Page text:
Knowing which are the best properties to buy is one of the best strategies you’ll need to win a game of Monopoly. And, truth be told, some properties are much better than others!
In this guide which is specific to the UK Monopoly board, I’ll show you exactly which properties you should be aiming for, and which you should steer clear of.
I also have a US version of this guide here.
The Best Monopoly Properties
The best properties to buy in Monopoly are the Oranges (Bow Street, Marlborough Street and Vine Street). The Orange spaces are landed on more than any other colour set as they are located 6, 8 and 9 spaces after the popular Jail space.
As well as being landed on frequently, the Orange spaces also offer one of the highest Return on Investment (ROI) of all of the colour sets.
But, if you don’t manage to bag the Oranges, don’t worry. There are some other colours that you should also snap up should you land on them. Read on to find out which they are…
Why are some Monopoly properties better to buy?
When working out which are the best colours to buy in Monopoly, there are five things that you should consider:
Which spaces are landed on the most?
The most landed on space in Monopoly is the Jail space, followed by Trafalgar Square, the Go space, Vine Street and Fenchurch Street Station.
This table shows the probability of landing on each space, per roll:
|Fenchurch Street Station||–||3.0659|
|Kings Cross Station||–||2.9631|
|Liverpool Street Station||–||2.4326|
|Euston Road||Light Blue||2.321|
|Pentonville Road||Light Blue||2.3003|
|The Angel Islington||Light Blue||2.2621|
|Old Kent Road||Purple||2.1314|
|Go To Jail||–||0|
This data comes from a computer simulation of 32 billion rolls which takes into account all of the rules, including being sent to a space because of a Chance Card, Community Chest card or some other reason. It assumes that players use the strategy of always paying to get out of jail.
Which Monopoly colour is landed on most often?
The most commonly landed on Monopoly colour set is the Oranges (Bow Street, Marlborough Street and Vine Street). The three Orange spaces are all in the top five most landed on properties (if you exclude non-coloured spaces like stations, Free Parking and Jail).
The reason why people land on the Orange spaces so much is that they go to Jail quite often and then when they come out, the Oranges are right there waiting to be landed on.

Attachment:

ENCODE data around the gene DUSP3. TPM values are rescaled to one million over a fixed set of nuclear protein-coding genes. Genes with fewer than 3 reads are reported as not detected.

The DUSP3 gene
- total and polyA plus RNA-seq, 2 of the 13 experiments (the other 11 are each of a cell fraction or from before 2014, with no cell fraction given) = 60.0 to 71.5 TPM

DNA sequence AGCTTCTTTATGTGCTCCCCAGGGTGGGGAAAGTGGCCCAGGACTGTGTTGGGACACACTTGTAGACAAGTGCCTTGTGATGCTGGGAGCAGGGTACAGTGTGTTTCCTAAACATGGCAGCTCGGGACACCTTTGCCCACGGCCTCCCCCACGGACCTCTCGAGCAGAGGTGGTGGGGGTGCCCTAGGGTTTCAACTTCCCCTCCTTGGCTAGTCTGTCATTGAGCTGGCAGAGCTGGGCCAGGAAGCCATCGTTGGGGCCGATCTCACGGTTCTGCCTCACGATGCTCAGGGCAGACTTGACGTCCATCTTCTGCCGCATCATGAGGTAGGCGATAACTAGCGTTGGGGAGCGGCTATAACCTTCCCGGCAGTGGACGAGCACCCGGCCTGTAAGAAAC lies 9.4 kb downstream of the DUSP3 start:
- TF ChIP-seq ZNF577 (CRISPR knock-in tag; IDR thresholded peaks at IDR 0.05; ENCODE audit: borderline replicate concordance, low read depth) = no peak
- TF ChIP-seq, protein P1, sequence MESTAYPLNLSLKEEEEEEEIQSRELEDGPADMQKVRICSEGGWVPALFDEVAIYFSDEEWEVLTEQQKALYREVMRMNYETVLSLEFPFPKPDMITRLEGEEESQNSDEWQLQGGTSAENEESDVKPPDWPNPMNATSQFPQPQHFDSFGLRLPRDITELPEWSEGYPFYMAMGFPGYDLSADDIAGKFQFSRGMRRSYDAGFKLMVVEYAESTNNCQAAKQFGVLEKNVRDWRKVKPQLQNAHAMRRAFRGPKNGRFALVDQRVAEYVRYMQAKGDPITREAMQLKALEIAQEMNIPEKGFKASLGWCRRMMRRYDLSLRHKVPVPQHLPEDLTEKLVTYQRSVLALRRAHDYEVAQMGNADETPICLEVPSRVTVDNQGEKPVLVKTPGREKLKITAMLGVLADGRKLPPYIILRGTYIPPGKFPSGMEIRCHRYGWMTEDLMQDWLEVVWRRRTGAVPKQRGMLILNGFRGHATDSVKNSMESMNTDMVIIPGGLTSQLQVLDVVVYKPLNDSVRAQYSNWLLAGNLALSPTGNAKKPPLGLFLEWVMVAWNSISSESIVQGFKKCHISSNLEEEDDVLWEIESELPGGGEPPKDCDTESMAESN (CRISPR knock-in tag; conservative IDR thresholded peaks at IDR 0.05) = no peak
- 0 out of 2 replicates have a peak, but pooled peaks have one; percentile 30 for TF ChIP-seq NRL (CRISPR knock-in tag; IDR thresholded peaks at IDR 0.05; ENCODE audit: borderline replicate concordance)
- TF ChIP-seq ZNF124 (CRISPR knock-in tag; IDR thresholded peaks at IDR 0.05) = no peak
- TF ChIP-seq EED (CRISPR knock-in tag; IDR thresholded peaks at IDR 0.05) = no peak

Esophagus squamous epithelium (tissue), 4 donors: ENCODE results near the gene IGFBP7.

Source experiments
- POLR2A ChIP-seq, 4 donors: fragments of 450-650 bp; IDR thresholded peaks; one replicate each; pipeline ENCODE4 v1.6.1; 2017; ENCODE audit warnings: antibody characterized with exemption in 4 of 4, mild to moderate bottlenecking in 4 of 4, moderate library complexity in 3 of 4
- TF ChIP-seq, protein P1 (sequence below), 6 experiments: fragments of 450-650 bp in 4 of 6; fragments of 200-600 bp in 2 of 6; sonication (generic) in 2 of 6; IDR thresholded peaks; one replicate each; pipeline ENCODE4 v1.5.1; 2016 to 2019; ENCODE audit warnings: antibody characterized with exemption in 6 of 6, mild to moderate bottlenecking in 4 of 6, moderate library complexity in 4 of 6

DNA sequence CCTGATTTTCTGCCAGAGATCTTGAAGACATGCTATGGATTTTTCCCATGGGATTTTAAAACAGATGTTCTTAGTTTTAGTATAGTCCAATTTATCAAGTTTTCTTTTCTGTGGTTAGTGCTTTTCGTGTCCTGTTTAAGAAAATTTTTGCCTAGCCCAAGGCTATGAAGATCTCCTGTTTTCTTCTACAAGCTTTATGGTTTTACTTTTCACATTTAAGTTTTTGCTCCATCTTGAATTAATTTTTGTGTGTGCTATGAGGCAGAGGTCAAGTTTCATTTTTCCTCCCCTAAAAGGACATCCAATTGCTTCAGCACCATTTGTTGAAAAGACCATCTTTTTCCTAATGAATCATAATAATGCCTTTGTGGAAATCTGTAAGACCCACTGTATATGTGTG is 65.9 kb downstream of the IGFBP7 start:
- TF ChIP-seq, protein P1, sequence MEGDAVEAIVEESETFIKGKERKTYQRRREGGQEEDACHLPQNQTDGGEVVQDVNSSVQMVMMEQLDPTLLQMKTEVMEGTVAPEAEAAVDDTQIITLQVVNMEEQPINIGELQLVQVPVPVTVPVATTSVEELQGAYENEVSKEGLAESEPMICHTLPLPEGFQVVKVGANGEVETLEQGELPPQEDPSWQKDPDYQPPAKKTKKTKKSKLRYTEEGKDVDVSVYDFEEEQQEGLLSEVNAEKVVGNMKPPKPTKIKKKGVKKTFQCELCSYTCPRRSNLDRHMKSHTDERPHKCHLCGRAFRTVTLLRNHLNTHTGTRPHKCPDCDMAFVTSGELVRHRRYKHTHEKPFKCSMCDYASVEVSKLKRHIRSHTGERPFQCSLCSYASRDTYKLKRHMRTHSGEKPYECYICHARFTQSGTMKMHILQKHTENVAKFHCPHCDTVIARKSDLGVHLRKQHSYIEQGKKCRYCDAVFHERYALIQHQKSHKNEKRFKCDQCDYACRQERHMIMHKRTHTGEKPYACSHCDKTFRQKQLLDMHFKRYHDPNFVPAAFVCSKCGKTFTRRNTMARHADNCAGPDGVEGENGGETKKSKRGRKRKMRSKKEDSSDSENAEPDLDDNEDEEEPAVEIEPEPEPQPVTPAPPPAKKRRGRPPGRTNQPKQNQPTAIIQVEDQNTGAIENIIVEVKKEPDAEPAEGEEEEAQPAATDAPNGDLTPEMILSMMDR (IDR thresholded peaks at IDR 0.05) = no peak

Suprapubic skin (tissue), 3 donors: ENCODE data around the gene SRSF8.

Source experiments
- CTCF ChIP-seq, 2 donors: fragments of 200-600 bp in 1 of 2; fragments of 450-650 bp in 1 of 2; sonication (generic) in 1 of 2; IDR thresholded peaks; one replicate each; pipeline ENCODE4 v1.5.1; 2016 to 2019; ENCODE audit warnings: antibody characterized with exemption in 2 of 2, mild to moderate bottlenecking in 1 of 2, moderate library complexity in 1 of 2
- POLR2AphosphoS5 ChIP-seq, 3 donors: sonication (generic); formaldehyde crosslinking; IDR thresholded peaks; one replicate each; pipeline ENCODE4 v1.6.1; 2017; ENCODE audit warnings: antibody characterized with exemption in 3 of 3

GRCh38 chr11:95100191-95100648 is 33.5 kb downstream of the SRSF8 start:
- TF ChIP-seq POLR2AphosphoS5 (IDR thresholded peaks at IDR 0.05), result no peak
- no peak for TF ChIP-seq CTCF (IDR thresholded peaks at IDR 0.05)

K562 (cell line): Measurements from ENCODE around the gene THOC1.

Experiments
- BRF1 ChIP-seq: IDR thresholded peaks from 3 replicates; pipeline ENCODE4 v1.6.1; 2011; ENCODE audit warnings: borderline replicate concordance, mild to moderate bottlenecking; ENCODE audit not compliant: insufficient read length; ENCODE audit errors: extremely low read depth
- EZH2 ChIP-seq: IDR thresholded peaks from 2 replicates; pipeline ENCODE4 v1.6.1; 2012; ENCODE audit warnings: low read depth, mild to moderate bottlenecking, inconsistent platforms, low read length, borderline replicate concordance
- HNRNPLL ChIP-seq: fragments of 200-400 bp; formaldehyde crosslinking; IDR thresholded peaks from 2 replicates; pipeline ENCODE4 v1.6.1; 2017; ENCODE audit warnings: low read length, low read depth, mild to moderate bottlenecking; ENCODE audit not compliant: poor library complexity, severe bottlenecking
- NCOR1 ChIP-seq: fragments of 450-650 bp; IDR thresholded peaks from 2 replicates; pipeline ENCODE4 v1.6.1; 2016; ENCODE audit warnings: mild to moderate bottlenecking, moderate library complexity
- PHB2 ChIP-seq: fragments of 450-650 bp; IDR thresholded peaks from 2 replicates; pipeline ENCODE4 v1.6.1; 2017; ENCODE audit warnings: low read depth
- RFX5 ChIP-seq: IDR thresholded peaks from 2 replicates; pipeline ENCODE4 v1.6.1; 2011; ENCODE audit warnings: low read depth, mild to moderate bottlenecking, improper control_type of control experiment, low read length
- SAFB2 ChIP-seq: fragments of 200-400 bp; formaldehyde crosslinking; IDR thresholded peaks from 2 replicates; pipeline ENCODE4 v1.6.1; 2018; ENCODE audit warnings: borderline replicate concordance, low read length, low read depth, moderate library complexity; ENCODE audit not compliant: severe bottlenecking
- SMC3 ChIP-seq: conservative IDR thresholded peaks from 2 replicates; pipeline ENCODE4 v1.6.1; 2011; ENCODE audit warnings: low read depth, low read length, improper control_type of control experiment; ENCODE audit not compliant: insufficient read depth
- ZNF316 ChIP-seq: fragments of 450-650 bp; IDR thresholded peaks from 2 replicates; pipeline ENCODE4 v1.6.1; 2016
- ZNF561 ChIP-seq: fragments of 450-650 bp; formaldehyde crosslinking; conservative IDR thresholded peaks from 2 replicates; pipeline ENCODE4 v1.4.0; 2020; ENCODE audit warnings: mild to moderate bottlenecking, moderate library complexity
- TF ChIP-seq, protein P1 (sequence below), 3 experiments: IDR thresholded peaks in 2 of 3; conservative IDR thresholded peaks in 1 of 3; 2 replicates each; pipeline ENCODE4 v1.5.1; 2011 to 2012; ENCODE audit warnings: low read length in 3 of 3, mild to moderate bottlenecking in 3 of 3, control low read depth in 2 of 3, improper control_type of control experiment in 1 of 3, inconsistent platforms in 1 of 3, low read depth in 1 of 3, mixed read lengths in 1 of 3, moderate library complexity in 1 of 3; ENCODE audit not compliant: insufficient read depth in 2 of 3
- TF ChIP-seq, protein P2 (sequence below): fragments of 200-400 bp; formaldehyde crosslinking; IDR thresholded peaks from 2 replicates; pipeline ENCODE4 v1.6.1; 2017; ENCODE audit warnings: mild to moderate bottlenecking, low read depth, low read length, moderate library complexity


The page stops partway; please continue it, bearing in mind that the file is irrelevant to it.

This table shows the probability of landing on each colour, per roll:
Note that the Dark Blue and Brown sets have the lowest overall chance of being landed on. This is because these colours only have two spaces in the set, whereas the others have three. Dark Blue and Brown aren’t necessarily bad colours to pick, as they have other advantages.
Which colour sets are the easiest to get?
In Monopoly, the Dark Blue and Brown sets are the easiest to complete as these sets have only two properties in them, whereas all of the other colour sets require you to collect three properties.
So, if you land on Mayfair, Park Lane, Old Kent Road or Whitechapel Road, you should probably buy these as you will then be only one card away from completing a set and being able to start building houses.
Suggested read: The Rules For Buying Houses in Monopoly
Out of the colour sets that require three properties for a full set, the easiest sets to complete are those that are the easiest to land on. This is Orange, followed by Red and then Yellow.
How much rent can be claimed?
In Monopoly, each property has a different rent price as stated on the Title Deed card. Rents vary from £2 for Old Kent Road to £50 for Mayfair. If you have a full set you can claim double rent. Once you add houses and hotels, rents increase further.
While the Brown properties are cheap to buy and easy to collect a full set, you’re really not going to make much by collecting rent. At £2 or £4 a go, these cards aren’t going to do anything for you. Unless you can build houses and hotels, they’re practically worthless.
On the other hand, you can claim £50 each time someone lands on Mayfair and £35 for Park Lane. These rents will be doubled if you own both. So, even if you can’t afford to buy houses yet, a rent claim of £100 can still be pretty lucrative.
How much are houses on each property?
In Monopoly, the cost of each house varies from £50 to £200, depending on the colour of the property.
The high cost of building houses on the Greens and Dark Blues can be very prohibitive towards building, which may be a reason not to choose these sets.
Conversely, it’s often possible to go straight to hotels on the Browns, as it would cost just £500 to do so. This is less than adding one house to each Green property!
Which properties have the best return on investment?
At the end of the day, choosing the best Monopoly properties all comes down to your Return on Investment (ROI). Playing Monopoly is just like running a business in that respect.
What makes Monopoly fun is that the ROIs for each property are complicated, so the best that most players can do is make their best guess in each decision-making situation throughout the game.
Of course, if you had a real business, you’d do the analysis to help you make the best decisions, wouldn’t you?
To help you win at Monopoly, I’ve run the analysis of all of the properties, considering the cost of buying, the cost of houses and hotels, the rental yields and the probabilities of landing.
But before we get into that, I must mention that the ROI for a colour set will change considerably depending on whether the set is undeveloped, has houses or has hotels.
Building hotels as fast as you can is rarely the best strategy, so you’ll want to think about that carefully as part of your tactics to win.
The Return on Investment with No Houses